(This article was originally featured on Ben's blog, EduMusings.)
The best unit I have ever taught was an accident. It wasn’t part of the curriculum, and it all took place during lunch, after school, and on weekends. And really, I didn’t do much teaching. Let me explain.
The curriculum for the 8th grade history class is a global studies project-based learning (PBL) course. Each unit has a somewhat abstract guiding question, and the units culminate with some end product that requires students to represent their answer to the question by employing some real world skills. The instructor’s role is to teach the skills necessary for the students to answer the question, to help groups resolve conflict or grasp difficult material, and to serve as a resource for the students when they get stuck.
Through much of the year, PBL wasn’t the most popular instructional framework with students and their parents. The hardest working students chafed at having to work with their less driven peers. Students who had mastered the version of school that defines success as memorization of content and following explicit instructions struggled with the openness of this new format. I’d often hear, “Can’t you just tell me what I should do?”
Nonetheless, we persisted. Though they probably wouldn’t admit it, the students began to collaborate more effectively. The very practical thinkers began to think more abstractly. Students who struggled in more rigid classes began to thrive. Although the limitations of PBL became clear over time (a subject for another article), its benefits far exceeded my expectations.
These became clear toward the end of the year. The second unit of the Spring semester focuses on Africa. Students are given a long list of social, health, political, cultural, and military issues facing different parts of Africa. After doing cursory research on a few topics that pique their interest, they eventually pick a particular region and a certain issue facing it to research in depth. Their task is to examine the history of the issue, current and past attempts to resolve it, and comparable issues elsewhere. Eventually, they have to outline a campaign that, in light of their research, they believe would address the issue’s root causes in some enduring way. They also have to make a short video documentary that is designed to educate an audience about the issue and suggest how people could get involved. The videos, campaign, and accompanying paper are all assessed for content, form, and mechanics.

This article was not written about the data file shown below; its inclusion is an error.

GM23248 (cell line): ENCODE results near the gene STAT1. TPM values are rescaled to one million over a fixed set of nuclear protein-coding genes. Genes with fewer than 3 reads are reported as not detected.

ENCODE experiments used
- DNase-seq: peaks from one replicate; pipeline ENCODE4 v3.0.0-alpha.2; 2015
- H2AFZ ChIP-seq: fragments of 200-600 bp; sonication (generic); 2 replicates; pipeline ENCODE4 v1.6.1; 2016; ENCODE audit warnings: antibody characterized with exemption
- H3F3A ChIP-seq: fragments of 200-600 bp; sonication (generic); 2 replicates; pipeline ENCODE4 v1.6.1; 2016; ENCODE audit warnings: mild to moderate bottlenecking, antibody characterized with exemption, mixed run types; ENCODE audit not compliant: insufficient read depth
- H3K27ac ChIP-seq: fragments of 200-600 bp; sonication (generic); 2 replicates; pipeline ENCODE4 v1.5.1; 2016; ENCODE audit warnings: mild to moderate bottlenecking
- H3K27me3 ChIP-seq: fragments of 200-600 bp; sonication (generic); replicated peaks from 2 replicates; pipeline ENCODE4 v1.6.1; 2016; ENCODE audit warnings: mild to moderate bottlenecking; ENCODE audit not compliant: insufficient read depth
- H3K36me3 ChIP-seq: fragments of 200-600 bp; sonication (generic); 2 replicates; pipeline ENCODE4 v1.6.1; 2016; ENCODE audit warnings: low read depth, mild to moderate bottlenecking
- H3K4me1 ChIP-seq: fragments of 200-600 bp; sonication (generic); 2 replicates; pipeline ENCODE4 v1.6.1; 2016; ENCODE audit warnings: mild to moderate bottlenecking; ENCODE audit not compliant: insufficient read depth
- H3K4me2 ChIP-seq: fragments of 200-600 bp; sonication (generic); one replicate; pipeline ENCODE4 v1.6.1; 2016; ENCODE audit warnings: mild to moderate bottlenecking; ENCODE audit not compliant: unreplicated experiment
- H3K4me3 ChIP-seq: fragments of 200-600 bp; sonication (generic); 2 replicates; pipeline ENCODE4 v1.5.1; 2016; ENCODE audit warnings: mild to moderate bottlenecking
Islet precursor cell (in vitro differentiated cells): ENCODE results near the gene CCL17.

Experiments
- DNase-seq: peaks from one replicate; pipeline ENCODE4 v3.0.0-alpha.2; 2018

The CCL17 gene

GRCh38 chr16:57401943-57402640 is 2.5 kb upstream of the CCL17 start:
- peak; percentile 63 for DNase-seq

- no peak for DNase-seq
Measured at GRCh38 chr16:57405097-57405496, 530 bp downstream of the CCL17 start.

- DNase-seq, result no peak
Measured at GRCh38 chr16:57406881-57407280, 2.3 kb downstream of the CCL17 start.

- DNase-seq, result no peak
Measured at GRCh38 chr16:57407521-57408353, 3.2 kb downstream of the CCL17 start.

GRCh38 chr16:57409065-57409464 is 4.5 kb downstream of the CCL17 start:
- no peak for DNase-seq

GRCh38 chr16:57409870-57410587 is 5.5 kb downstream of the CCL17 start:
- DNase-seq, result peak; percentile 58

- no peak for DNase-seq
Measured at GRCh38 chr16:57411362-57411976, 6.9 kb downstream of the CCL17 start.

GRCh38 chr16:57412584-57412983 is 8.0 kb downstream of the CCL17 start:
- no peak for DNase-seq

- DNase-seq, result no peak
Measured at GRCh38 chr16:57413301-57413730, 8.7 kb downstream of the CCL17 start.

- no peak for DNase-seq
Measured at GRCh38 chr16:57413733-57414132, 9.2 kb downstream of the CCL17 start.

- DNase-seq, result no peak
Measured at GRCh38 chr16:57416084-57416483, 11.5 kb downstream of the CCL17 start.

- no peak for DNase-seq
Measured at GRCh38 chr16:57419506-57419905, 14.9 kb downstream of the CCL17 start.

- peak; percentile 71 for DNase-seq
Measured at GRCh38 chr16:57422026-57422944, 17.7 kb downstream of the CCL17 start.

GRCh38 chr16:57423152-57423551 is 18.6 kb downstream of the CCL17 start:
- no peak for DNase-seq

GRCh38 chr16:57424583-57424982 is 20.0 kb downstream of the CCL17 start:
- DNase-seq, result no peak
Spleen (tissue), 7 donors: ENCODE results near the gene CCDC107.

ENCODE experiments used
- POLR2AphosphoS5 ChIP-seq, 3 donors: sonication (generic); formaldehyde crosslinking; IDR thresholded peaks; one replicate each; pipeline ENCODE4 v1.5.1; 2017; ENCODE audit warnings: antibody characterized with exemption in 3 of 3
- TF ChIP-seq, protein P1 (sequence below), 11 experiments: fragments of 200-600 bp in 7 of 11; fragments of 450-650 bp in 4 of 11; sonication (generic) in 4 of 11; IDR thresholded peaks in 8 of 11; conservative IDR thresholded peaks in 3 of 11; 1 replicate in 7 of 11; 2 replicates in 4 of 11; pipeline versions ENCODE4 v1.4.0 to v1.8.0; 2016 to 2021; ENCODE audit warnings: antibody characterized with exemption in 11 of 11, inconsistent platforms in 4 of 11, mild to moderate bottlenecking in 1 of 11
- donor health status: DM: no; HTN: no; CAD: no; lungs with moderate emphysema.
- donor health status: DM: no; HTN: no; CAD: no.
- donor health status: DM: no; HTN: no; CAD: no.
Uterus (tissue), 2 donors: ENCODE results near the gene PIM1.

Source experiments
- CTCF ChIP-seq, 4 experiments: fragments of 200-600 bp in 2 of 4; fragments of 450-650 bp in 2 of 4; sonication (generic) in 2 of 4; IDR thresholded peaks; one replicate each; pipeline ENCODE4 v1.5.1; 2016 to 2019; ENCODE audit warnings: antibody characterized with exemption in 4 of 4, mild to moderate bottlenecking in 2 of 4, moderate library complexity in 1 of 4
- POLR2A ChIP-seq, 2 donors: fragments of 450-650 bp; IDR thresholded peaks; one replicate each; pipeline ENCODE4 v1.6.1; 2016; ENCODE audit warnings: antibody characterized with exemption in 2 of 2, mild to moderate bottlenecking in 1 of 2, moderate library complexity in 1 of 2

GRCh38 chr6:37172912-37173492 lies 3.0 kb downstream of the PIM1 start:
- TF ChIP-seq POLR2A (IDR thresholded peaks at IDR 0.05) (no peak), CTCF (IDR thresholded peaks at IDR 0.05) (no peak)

Last year during this unit, I was browsing through ePals, a website that pairs classrooms from around the world. I was fortunate to come in contact with a man named Ibrahim A. Kamara from Congo Town, a neighborhood in Freetown, Sierra Leone. He told me a great deal about his school, The Empowering Children and Youth School (ECYS). His vision is to use technology to offer his students an education that they could not otherwise access. Ibrahim is a former child soldier who has dedicated his life to serving some of the most disadvantaged kids in his neighborhood. At only 22 years old, Ibrahim has raised money to build a new building, hired teachers, and brought together many families in his community in pursuit of this righteous cause.
I brought his story to the students to see if they would want to establish a pen pal relationship. Instead, they suggested that we help ECYS in a more impactful way. Empathizing with their mission and the idea of using technology to enhance education, my students suggested that we could send them the technology they need to make this dream a reality. Aware that they didn’t know how to launch such a campaign, the students went to our Director of Development and asked how to run a fundraiser. Aware that they didn’t know how to reach out to our community, the students reached out to a faculty member who had experience in social media outreach for a political campaign. Aware that they didn’t know much about lesson plans and curriculum, they reached out to their teachers to get copies of lesson plans and resources to send along with the technology. They organized themselves into groups, some in charge of documenting donations, others in charge of the Facebook and Twitter feeds, others in charge of communication with ECYS, others in charge of overseeing the whole project. And they did all of this in their free time. In the end, this group of 14-year-olds raised almost $7000, donated five top-of-the-line computers, paid for a year’s internet connection, helped the school pay its rent for the year, made the local news, and made everyone extremely proud. The campaign continues today, which you can find here.
The students’ experience with PBL made this Sierra Leone project possible. Their ability to work together, to dream big, to identify what they needed to learn, to consult experts, and to care about real world issues in the first place was a consequence of the skills cultivated throughout the year. Advocates of PBL-style instruction often forget how important it is to slowly build the skills necessary to implement it. Students who are accustomed to a very linear and straightforward class need the time to transition to the independent framework of a PBL classroom. Yet, once students have these skills, they are able to take advantage of this freedom. When they can own their learning in this way, students achieve considerably more than they can in a traditional classroom. All we have to to do is get out of the way.